The Trudeau Scholarship opened doors that I didn't even know existed, both in terms of my research and my professional development. First, as a doctoral candidate in the United States, I felt disconnected from the Canadian scholarly community, but now I have networks that transcend not only my discipline but also the academy. Through our semi-annual Trudeau gatherings, I developed close collaborations with colleagues at institutions around the world that will certainly continue beyond the tenure of the award. Second, with support from the Pierre Elliott Trudeau Foundation, I was able to conduct extensive on-the-ground field work in Bolivia and I was able to share this research with multiple publics. There are few graduate students who have the luxury of visiting their field sites many times over multiple years, and I am grateful to the Foundation for making it easier to conduct ethical, generative research. Finally, my Trudeau mentor's consistent reminders to think beyond and outside of my PhD have been an anchor in a process that can easily feel detached from reality. In these ways, the Trudeau Scholarship has made my doctoral research better while also preparing me well for life beyond graduation.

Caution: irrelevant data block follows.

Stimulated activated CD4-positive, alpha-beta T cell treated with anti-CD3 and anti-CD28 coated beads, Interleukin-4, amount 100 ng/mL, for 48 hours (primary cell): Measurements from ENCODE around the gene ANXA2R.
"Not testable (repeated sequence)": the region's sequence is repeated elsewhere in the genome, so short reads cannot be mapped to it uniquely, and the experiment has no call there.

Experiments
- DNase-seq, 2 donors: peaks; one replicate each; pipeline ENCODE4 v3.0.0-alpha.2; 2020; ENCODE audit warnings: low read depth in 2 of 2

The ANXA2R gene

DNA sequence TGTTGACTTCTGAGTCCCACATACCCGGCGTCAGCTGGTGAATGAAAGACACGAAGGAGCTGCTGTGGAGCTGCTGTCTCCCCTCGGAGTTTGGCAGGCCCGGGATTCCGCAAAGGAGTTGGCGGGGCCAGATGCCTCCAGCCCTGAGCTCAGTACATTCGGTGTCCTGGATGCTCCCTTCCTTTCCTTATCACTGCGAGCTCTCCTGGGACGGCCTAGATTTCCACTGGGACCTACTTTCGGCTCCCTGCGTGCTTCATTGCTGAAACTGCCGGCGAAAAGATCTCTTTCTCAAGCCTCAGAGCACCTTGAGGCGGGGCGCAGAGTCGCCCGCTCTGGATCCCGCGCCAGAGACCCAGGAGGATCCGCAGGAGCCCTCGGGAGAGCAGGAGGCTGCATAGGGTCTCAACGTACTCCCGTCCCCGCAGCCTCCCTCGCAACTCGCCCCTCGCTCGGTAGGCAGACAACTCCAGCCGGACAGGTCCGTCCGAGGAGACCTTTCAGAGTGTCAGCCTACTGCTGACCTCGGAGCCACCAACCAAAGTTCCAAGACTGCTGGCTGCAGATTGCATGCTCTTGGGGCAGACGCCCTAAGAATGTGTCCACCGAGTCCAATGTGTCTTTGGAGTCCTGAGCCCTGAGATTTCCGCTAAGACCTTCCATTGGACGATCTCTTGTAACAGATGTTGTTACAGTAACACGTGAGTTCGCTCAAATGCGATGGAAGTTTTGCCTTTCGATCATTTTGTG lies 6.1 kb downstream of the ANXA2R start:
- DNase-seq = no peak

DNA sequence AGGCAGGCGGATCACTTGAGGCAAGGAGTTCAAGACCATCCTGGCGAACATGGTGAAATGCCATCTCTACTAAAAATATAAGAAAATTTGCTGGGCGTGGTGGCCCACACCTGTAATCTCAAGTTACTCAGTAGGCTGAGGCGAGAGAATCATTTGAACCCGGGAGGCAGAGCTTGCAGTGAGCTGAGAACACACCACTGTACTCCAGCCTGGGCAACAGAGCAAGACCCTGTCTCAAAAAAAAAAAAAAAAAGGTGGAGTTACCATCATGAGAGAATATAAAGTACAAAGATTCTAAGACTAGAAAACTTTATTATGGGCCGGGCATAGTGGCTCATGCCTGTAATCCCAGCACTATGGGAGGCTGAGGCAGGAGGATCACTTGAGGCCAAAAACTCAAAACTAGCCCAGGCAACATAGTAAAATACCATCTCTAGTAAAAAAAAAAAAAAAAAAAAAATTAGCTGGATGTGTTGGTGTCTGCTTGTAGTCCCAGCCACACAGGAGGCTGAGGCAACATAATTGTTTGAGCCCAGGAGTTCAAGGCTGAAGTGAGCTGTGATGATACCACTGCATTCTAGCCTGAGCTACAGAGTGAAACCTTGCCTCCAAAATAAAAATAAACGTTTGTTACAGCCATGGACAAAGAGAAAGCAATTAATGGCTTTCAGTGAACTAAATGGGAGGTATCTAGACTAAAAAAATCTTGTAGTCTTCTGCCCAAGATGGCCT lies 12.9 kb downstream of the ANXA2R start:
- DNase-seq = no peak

Andrea is completing her PhD in Geography at the University of California, Berkeley. Her research explores subterranean politics and history through ethnographic and historical work with small-scale tin miners in the Bolivian highlands. Informed by political economy, postcolonial theory, and science and technology studies, this work offers a new genealogy of "resource nationalism" that takes seriously the geological matter of the subsoil and the lived experiences of miners laboring beneath the surface. She has published parts of this research in 'Environment and Planning A' and 'Geoforum' and has a forthcoming article in 'Latin American Perspectives'. The final year of her PhD will be undertaken with support from a Dissertation Completion Fellowship from the American Council of Learned Societies and the Mellon Foundation.
Prior to beginning her PhD, Andrea received an MA in Geography from the University of British Columbia, where she explored the politics of community water governance in peri-urban Cochabamba, Bolivia. She also holds a BA in International Comparative studies and Environmental Science and Policy from Duke University. She grew up on the prairies just outside of Barrhead, Alberta, and she has been running from the cold ever since.